The ‘Keays’ to punitive damages (Legal view)

Appeal finds no deliberate misconduct on Honda's part
By Natalie C. MacDonald
|Canadian HR Reporter|Last Updated: 11/16/2006

Punitive damages are a rarity in employment law. Only the most extreme misbehaviour by employers will warrant them. When an Ontario court awarded a former Honda worker $500,000 in punitive damages after he was fired, it raised a lot of eyebrows — not for the fact damages were awarded, but because the amount was so high. So it wasn’t surprising when the Ontario Court of Appeal recently reduced that amount to $100,000.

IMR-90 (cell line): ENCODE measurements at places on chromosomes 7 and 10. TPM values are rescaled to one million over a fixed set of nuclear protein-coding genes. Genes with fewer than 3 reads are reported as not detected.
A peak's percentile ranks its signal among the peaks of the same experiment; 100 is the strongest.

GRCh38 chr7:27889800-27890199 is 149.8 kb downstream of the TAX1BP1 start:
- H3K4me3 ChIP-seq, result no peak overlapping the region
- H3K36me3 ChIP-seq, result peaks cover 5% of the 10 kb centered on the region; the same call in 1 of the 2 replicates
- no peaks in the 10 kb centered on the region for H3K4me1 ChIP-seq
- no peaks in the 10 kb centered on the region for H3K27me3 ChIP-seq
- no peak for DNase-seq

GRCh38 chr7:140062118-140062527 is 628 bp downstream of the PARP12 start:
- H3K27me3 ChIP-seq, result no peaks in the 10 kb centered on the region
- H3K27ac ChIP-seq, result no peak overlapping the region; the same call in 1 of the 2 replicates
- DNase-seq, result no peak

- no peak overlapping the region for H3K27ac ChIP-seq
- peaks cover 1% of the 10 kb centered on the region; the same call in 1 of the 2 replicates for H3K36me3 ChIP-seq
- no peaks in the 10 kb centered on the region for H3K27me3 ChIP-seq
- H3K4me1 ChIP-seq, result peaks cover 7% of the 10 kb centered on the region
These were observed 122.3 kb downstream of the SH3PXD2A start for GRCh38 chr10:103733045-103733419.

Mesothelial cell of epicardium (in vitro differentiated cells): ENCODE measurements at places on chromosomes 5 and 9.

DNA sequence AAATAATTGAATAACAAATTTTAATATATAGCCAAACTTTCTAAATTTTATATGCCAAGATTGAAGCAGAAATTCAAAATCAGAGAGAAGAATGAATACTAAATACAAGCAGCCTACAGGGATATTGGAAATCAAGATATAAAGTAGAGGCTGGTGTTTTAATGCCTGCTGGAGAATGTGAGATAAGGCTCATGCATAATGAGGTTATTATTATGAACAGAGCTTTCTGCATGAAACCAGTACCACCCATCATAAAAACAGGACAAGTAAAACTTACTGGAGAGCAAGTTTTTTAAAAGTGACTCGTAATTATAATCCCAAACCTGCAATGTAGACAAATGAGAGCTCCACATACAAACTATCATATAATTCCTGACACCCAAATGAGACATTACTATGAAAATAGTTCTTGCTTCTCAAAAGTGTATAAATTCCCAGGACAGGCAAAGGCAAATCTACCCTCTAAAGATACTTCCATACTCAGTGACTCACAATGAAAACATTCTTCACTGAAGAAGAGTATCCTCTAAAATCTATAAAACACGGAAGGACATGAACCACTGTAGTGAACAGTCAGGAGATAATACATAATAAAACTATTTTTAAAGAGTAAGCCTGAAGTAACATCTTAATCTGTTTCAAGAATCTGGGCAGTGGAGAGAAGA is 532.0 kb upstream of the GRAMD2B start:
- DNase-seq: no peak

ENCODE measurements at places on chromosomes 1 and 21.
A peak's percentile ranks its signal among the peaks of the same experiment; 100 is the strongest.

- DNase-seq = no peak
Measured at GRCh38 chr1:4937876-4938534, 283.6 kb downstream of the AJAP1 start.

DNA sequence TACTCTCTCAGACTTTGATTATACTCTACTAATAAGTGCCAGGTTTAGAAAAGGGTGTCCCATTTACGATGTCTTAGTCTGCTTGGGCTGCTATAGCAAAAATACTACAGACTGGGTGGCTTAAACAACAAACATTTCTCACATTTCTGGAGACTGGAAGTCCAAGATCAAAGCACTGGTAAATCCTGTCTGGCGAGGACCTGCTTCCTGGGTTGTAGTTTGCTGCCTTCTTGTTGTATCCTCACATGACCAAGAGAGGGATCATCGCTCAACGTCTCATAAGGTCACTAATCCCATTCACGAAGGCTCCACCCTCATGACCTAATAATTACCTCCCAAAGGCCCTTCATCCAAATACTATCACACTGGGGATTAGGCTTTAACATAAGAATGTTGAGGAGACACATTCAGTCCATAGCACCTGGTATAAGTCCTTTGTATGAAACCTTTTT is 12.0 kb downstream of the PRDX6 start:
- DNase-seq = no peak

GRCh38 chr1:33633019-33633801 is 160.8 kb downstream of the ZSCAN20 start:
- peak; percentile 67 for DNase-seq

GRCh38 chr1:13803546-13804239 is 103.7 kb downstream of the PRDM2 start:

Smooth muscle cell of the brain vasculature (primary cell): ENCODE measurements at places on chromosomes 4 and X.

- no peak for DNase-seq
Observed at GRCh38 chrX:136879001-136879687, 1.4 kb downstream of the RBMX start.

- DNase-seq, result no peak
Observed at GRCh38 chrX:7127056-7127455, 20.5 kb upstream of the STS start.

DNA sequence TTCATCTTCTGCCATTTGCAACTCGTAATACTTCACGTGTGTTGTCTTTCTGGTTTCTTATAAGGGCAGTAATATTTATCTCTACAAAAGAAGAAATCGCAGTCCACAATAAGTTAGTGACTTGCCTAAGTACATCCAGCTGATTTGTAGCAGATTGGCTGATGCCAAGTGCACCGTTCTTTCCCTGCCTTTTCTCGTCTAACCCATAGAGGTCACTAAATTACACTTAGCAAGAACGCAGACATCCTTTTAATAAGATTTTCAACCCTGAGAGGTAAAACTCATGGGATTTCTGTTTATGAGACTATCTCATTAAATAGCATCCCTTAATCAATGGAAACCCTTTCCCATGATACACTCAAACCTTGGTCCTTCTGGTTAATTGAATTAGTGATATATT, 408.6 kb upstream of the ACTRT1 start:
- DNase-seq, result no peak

Notwithstanding the significant reduction, the importance of this decision in the employment law realm can’t be overstated. While the amount awarded was slashed significantly, $100,000 isn’t small potatoes.

The Court of Appeal’s reasoning should put to rest any fear that every wrongful dismissal case will attract punitive damages. After all, the ruling confirms punitive damages will still likely be reserved for exceptional cases, such as an employer’s unwillingness to adhere to its duties in the workplace like the duty to accommodate.